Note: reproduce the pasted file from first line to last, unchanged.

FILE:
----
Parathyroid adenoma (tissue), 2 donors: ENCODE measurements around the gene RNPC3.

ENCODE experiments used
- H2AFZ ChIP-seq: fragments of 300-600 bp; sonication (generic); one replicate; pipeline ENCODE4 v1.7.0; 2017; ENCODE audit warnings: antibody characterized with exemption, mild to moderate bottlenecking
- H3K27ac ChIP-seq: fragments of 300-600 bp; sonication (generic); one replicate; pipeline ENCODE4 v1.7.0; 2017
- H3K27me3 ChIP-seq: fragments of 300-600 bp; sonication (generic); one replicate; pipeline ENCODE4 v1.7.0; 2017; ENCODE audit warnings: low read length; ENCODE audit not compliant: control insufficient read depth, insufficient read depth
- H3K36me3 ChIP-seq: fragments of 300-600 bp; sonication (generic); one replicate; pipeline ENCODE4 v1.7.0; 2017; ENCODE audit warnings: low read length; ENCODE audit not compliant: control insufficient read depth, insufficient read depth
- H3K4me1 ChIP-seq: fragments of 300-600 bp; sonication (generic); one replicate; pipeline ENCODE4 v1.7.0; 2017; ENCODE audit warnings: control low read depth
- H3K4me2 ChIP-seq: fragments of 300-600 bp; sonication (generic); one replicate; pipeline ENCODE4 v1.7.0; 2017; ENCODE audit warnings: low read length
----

Parathyroid adenoma (tissue), 2 donors: ENCODE measurements around the gene RNPC3.

ENCODE experiments used
- H2AFZ ChIP-seq: fragments of 300-600 bp; sonication (generic); one replicate; pipeline ENCODE4 v1.7.0; 2017; ENCODE audit warnings: antibody characterized with exemption, mild to moderate bottlenecking
- H3K27ac ChIP-seq: fragments of 300-600 bp; sonication (generic); one replicate; pipeline ENCODE4 v1.7.0; 2017
- H3K27me3 ChIP-seq: fragments of 300-600 bp; sonication (generic); one replicate; pipeline ENCODE4 v1.7.0; 2017; ENCODE audit warnings: low read length; ENCODE audit not compliant: control insufficient read depth, insufficient read depth
- H3K36me3 ChIP-seq: fragments of 300-600 bp; sonication (generic); one replicate; pipeline ENCODE4 v1.7.0; 2017; ENCODE audit warnings: low read length; ENCODE audit not compliant: control insufficient read depth, insufficient read depth
- H3K4me1 ChIP-seq: fragments of 300-600 bp; sonication (generic); one replicate; pipeline ENCODE4 v1.7.0; 2017; ENCODE audit warnings: control low read depth
- H3K4me2 ChIP-seq: fragments of 300-600 bp; sonication (generic); one replicate; pipeline ENCODE4 v1.7.0; 2017; ENCODE audit warnings: low read length